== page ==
Yes, Siakam is already 28 years old, but he really is becoming a superstar in front of our eyes. He’s at 24/9/7 this year as the focal point of Toronto’s offense, and does it all. He’s dynamic as a screener or ball-handler in a two-man game, and a true three-level threat. Siakam is only shooting 33% from deep this year, but you can bet teams are still guarding him from out there. And if that wasn’t enough, Toronto’s defensive rating improves by five points per 100 with him out there, even though Siakam is mostly facing start units

Like Kevin Durant Siakam’s bread and butter is that short mid-range game. At 6’8” with a 7’3” wingspan and a high release, he gets his shot over anybody that contests it. I personally hope we get to see Nic Claxton, who could bother a hook shot from Andre the Giant, matched up with Siakam for a couple possessions. We were robbed of it last time. In any case, Siakam’s percentages this season are ridiculous. Basketball Reference has him at 52% on non-rim shots inside 16 feet, and practically none of those looks are assisted.

That’s a theme with Toronto, the unassisted nature of their shots. A tenet of recent Raptors offense is the aesthetic of pulling a push door until it’s ripped off its hinges. They’re 22nd in assist rate and third in offensive rebounding percentage. The Raptors are longer and stronger than most teams they play, so running their offense like it’s 1st and goal from the 1-yard line makes sense. They’re gonna break the plane eventually.

The Raptors may bake offensive rebounding into their strategy more than any other team in the league. Perhaps it’s a poor idea to take Nic Claxton away from the basket in the interest of defending Siakam, I’m not sure who behind him is going to box out the likes of Scottie Barnes, OG Anunoby, and Thaddeus Young.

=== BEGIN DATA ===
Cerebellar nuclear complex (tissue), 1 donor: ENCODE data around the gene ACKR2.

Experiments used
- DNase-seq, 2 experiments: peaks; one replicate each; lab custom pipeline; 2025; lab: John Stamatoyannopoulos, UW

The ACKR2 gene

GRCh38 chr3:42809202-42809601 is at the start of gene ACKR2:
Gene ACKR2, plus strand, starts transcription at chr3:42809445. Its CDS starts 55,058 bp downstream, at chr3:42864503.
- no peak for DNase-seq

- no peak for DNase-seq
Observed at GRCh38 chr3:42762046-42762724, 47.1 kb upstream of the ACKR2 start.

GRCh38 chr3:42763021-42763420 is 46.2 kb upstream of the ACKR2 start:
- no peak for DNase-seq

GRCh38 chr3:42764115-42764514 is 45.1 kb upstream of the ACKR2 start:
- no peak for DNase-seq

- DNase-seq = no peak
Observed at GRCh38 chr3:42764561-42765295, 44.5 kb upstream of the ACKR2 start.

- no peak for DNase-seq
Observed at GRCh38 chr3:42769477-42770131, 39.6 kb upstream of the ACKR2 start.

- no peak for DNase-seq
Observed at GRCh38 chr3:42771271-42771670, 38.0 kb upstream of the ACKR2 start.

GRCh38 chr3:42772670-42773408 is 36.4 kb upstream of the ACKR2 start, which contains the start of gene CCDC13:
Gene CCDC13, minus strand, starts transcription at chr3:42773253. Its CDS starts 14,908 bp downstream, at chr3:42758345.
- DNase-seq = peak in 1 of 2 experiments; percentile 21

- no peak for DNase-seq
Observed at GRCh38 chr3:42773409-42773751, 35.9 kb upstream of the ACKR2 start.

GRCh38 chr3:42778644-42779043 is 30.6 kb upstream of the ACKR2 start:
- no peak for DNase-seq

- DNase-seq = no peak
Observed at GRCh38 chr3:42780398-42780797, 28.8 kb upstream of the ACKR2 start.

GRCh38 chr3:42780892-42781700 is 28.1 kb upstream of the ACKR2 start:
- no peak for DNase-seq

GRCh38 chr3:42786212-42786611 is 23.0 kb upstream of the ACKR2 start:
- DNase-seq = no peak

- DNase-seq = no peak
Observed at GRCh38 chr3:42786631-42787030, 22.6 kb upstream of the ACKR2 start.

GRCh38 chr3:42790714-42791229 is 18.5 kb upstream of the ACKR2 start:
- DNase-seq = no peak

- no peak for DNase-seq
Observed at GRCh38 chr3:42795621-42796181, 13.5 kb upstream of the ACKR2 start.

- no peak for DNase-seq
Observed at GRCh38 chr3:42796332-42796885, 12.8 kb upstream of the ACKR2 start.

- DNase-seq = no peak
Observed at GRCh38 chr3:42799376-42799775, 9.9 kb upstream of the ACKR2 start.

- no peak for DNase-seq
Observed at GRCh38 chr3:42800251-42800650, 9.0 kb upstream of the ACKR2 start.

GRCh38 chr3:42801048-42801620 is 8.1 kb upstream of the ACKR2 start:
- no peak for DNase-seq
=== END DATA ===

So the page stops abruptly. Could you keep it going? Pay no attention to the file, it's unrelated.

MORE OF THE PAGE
Once again, Brooklyn is facing an opponent where protecting the glass is going to be crucial. Only this time, they’re facing a professional rebounding team, not simply some collection of young players with more energy than them. Toronto, time and again, maps out the pressure points of opposing defenses and preys on them. No forgotten box-out will be left un-punished.

Edmund Sumner should see minutes once again, in hopes of matching the chaotic energy of Toronto. He shot 2-4 from deep in Wednesday’s win over Washington, and that marksmanship is found money for Sumner. Pushing the pace and defending like an MF’er is why he should see the court again. After that, who know who gets crushed and spit out of the rotation meat grinder. Who knows how much Patty Mills plays? Who knows how many minutes Seth Curry gets?. It could be Markieff Morris time, although I said that prior to the Washington game, only for him to log four minutes. (The Nets have to decide by next Friday whether get another million dollars guaranteed on his vets minimum deal.)

What we know is this: Kevin Durant will see lots of funky doubles, and Joe Harris, who hit that huge shot Wednesday, and Royce O’Neale, who hit that huge shot in these teams’ first meeting, have to be ready to attack close-outs and make the right play.

We also know that we know nothing. A win vs. Toronto would place the Nets a half-game out of the 4-seed in the East, currently occupied by a fairly non-threatening Indiana team (sorry, Pacers). These Nets might be, dare I say it, good? And firing Steve Nash accelerated this team towards that goodness? The NBA never ceases to surprise.

From the Vault

Breaking the streak of Vince Carter reminiscence may be odd, considering the opponent, but I have to give Thaddeus Young some love:

I don’t know a single Nets fan that didn’t appreciate Thad Young, and for good reason. Dude always came to play. If you’re headed to the Barclays Center on Friday night, make sure to give him a loud round of applause from me.

For further reading, head to Raptors HQ.